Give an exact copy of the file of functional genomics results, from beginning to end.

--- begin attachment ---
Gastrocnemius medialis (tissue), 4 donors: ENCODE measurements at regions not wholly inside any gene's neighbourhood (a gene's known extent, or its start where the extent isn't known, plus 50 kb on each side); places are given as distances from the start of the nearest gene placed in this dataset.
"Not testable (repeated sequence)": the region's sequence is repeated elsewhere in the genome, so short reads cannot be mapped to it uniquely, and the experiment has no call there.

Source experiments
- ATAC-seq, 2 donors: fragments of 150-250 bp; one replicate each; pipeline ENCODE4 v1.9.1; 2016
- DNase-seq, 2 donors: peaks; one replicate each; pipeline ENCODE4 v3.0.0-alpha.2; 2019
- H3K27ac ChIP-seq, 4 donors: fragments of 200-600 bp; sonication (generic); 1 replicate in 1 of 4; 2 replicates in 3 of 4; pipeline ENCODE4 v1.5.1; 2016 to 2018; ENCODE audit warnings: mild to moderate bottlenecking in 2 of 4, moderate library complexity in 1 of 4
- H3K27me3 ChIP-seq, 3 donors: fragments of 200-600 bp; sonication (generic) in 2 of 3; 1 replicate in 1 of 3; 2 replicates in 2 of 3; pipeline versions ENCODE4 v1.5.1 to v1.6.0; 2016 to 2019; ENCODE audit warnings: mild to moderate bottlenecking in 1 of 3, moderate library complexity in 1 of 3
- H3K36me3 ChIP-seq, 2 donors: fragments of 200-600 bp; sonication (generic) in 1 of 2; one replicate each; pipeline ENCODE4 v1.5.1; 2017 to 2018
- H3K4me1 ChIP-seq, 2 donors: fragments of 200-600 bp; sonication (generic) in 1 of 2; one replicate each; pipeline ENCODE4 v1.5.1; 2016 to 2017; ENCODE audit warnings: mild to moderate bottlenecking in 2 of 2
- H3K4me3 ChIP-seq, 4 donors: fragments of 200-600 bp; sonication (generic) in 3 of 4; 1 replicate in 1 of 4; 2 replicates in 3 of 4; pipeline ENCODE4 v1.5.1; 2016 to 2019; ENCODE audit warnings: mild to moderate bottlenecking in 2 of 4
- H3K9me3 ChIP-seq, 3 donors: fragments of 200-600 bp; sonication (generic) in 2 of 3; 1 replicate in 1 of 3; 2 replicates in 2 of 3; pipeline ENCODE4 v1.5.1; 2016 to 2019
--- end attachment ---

Gastrocnemius medialis (tissue), 4 donors: ENCODE measurements at regions not wholly inside any gene's neighbourhood (a gene's known extent, or its start where the extent isn't known, plus 50 kb on each side); places are given as distances from the start of the nearest gene placed in this dataset.
"Not testable (repeated sequence)": the region's sequence is repeated elsewhere in the genome, so short reads cannot be mapped to it uniquely, and the experiment has no call there.

Source experiments
- ATAC-seq, 2 donors: fragments of 150-250 bp; one replicate each; pipeline ENCODE4 v1.9.1; 2016
- DNase-seq, 2 donors: peaks; one replicate each; pipeline ENCODE4 v3.0.0-alpha.2; 2019
- H3K27ac ChIP-seq, 4 donors: fragments of 200-600 bp; sonication (generic); 1 replicate in 1 of 4; 2 replicates in 3 of 4; pipeline ENCODE4 v1.5.1; 2016 to 2018; ENCODE audit warnings: mild to moderate bottlenecking in 2 of 4, moderate library complexity in 1 of 4
- H3K27me3 ChIP-seq, 3 donors: fragments of 200-600 bp; sonication (generic) in 2 of 3; 1 replicate in 1 of 3; 2 replicates in 2 of 3; pipeline versions ENCODE4 v1.5.1 to v1.6.0; 2016 to 2019; ENCODE audit warnings: mild to moderate bottlenecking in 1 of 3, moderate library complexity in 1 of 3
- H3K36me3 ChIP-seq, 2 donors: fragments of 200-600 bp; sonication (generic) in 1 of 2; one replicate each; pipeline ENCODE4 v1.5.1; 2017 to 2018
- H3K4me1 ChIP-seq, 2 donors: fragments of 200-600 bp; sonication (generic) in 1 of 2; one replicate each; pipeline ENCODE4 v1.5.1; 2016 to 2017; ENCODE audit warnings: mild to moderate bottlenecking in 2 of 2
- H3K4me3 ChIP-seq, 4 donors: fragments of 200-600 bp; sonication (generic) in 3 of 4; 1 replicate in 1 of 4; 2 replicates in 3 of 4; pipeline ENCODE4 v1.5.1; 2016 to 2019; ENCODE audit warnings: mild to moderate bottlenecking in 2 of 4
- H3K9me3 ChIP-seq, 3 donors: fragments of 200-600 bp; sonication (generic) in 2 of 3; 1 replicate in 1 of 3; 2 replicates in 2 of 3; pipeline ENCODE4 v1.5.1; 2016 to 2019